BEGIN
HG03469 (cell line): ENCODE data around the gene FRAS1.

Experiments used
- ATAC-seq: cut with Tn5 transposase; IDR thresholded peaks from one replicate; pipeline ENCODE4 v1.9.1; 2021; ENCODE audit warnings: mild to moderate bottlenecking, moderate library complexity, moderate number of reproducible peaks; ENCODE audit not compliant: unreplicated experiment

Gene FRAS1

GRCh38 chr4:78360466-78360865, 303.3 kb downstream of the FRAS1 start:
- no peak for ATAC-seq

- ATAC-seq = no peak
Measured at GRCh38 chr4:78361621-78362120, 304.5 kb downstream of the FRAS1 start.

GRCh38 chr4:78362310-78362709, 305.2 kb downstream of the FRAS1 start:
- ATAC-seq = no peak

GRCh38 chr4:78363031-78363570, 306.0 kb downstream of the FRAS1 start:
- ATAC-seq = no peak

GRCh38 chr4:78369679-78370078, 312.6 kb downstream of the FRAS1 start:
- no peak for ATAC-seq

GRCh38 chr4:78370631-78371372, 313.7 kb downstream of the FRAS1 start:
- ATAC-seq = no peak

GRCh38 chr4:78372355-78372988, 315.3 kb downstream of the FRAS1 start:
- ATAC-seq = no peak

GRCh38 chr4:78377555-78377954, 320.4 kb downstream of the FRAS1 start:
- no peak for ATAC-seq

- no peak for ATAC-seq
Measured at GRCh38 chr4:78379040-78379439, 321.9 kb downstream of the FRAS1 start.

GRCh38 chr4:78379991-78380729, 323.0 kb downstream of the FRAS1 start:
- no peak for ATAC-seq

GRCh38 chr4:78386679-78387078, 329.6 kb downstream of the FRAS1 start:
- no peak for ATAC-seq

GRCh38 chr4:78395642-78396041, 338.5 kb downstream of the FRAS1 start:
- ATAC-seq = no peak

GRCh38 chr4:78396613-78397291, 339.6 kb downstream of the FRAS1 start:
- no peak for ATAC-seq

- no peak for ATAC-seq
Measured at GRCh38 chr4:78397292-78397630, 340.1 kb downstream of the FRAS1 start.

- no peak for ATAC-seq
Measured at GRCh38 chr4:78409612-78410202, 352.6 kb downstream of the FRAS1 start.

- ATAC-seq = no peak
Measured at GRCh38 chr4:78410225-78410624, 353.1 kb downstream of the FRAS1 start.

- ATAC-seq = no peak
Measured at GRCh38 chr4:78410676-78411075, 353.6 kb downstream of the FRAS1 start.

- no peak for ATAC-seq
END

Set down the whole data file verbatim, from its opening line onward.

HG03469 (cell line): ENCODE data around the gene FRAS1.

Experiments used
- ATAC-seq: cut with Tn5 transposase; IDR thresholded peaks from one replicate; pipeline ENCODE4 v1.9.1; 2021; ENCODE audit warnings: mild to moderate bottlenecking, moderate library complexity, moderate number of reproducible peaks; ENCODE audit not compliant: unreplicated experiment

Gene FRAS1

GRCh38 chr4:78360466-78360865, 303.3 kb downstream of the FRAS1 start:
- no peak for ATAC-seq

- ATAC-seq = no peak
Measured at GRCh38 chr4:78361621-78362120, 304.5 kb downstream of the FRAS1 start.

GRCh38 chr4:78362310-78362709, 305.2 kb downstream of the FRAS1 start:
- ATAC-seq = no peak

GRCh38 chr4:78363031-78363570, 306.0 kb downstream of the FRAS1 start:
- ATAC-seq = no peak

GRCh38 chr4:78369679-78370078, 312.6 kb downstream of the FRAS1 start:
- no peak for ATAC-seq

GRCh38 chr4:78370631-78371372, 313.7 kb downstream of the FRAS1 start:
- ATAC-seq = no peak

GRCh38 chr4:78372355-78372988, 315.3 kb downstream of the FRAS1 start:
- ATAC-seq = no peak

GRCh38 chr4:78377555-78377954, 320.4 kb downstream of the FRAS1 start:
- no peak for ATAC-seq

- no peak for ATAC-seq
Measured at GRCh38 chr4:78379040-78379439, 321.9 kb downstream of the FRAS1 start.

GRCh38 chr4:78379991-78380729, 323.0 kb downstream of the FRAS1 start:
- no peak for ATAC-seq

GRCh38 chr4:78386679-78387078, 329.6 kb downstream of the FRAS1 start:
- no peak for ATAC-seq

GRCh38 chr4:78395642-78396041, 338.5 kb downstream of the FRAS1 start:
- ATAC-seq = no peak

GRCh38 chr4:78396613-78397291, 339.6 kb downstream of the FRAS1 start:
- no peak for ATAC-seq

- no peak for ATAC-seq
Measured at GRCh38 chr4:78397292-78397630, 340.1 kb downstream of the FRAS1 start.

- no peak for ATAC-seq
Measured at GRCh38 chr4:78409612-78410202, 352.6 kb downstream of the FRAS1 start.

- ATAC-seq = no peak
Measured at GRCh38 chr4:78410225-78410624, 353.1 kb downstream of the FRAS1 start.

- ATAC-seq = no peak
Measured at GRCh38 chr4:78410676-78411075, 353.6 kb downstream of the FRAS1 start.

- no peak for ATAC-seq